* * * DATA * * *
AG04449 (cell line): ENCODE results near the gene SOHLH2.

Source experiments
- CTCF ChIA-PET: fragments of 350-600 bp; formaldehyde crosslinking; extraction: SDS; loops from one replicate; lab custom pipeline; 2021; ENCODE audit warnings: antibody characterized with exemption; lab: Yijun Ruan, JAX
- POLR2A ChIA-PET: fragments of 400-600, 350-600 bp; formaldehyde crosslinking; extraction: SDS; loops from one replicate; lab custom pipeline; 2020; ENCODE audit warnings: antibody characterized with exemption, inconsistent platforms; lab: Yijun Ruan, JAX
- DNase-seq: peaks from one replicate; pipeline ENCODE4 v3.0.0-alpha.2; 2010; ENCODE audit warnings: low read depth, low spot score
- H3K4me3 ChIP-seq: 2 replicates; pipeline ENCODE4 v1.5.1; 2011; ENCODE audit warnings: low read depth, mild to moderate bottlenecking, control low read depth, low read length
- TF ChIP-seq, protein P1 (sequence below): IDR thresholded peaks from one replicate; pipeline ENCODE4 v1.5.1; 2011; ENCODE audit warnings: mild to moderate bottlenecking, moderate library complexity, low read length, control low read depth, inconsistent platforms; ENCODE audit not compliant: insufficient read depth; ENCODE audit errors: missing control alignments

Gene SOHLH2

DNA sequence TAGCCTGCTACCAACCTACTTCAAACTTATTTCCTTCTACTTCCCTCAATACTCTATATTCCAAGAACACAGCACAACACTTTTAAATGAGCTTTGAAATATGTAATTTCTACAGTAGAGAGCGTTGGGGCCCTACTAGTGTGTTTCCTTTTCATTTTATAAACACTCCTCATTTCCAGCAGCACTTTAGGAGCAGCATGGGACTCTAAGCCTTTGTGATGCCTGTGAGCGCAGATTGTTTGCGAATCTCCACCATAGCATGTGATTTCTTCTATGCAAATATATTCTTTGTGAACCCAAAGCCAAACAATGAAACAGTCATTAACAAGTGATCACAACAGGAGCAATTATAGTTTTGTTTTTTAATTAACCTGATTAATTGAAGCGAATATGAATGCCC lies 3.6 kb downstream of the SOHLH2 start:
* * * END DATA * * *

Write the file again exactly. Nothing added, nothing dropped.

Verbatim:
AG04449 (cell line): ENCODE results near the gene SOHLH2.

Source experiments
- CTCF ChIA-PET: fragments of 350-600 bp; formaldehyde crosslinking; extraction: SDS; loops from one replicate; lab custom pipeline; 2021; ENCODE audit warnings: antibody characterized with exemption; lab: Yijun Ruan, JAX
- POLR2A ChIA-PET: fragments of 400-600, 350-600 bp; formaldehyde crosslinking; extraction: SDS; loops from one replicate; lab custom pipeline; 2020; ENCODE audit warnings: antibody characterized with exemption, inconsistent platforms; lab: Yijun Ruan, JAX
- DNase-seq: peaks from one replicate; pipeline ENCODE4 v3.0.0-alpha.2; 2010; ENCODE audit warnings: low read depth, low spot score
- H3K4me3 ChIP-seq: 2 replicates; pipeline ENCODE4 v1.5.1; 2011; ENCODE audit warnings: low read depth, mild to moderate bottlenecking, control low read depth, low read length
- TF ChIP-seq, protein P1 (sequence below): IDR thresholded peaks from one replicate; pipeline ENCODE4 v1.5.1; 2011; ENCODE audit warnings: mild to moderate bottlenecking, moderate library complexity, low read length, control low read depth, inconsistent platforms; ENCODE audit not compliant: insufficient read depth; ENCODE audit errors: missing control alignments

Gene SOHLH2

DNA sequence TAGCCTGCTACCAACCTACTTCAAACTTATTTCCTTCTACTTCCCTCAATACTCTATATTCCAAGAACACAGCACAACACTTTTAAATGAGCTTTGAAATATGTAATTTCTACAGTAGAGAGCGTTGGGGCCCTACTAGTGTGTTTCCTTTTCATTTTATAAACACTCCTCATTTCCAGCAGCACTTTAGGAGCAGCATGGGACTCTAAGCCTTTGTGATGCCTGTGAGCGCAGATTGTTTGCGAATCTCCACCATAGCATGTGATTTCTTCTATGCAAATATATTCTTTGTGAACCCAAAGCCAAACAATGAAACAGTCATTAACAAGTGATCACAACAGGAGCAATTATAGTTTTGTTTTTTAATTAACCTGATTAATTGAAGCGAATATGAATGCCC lies 3.6 kb downstream of the SOHLH2 start: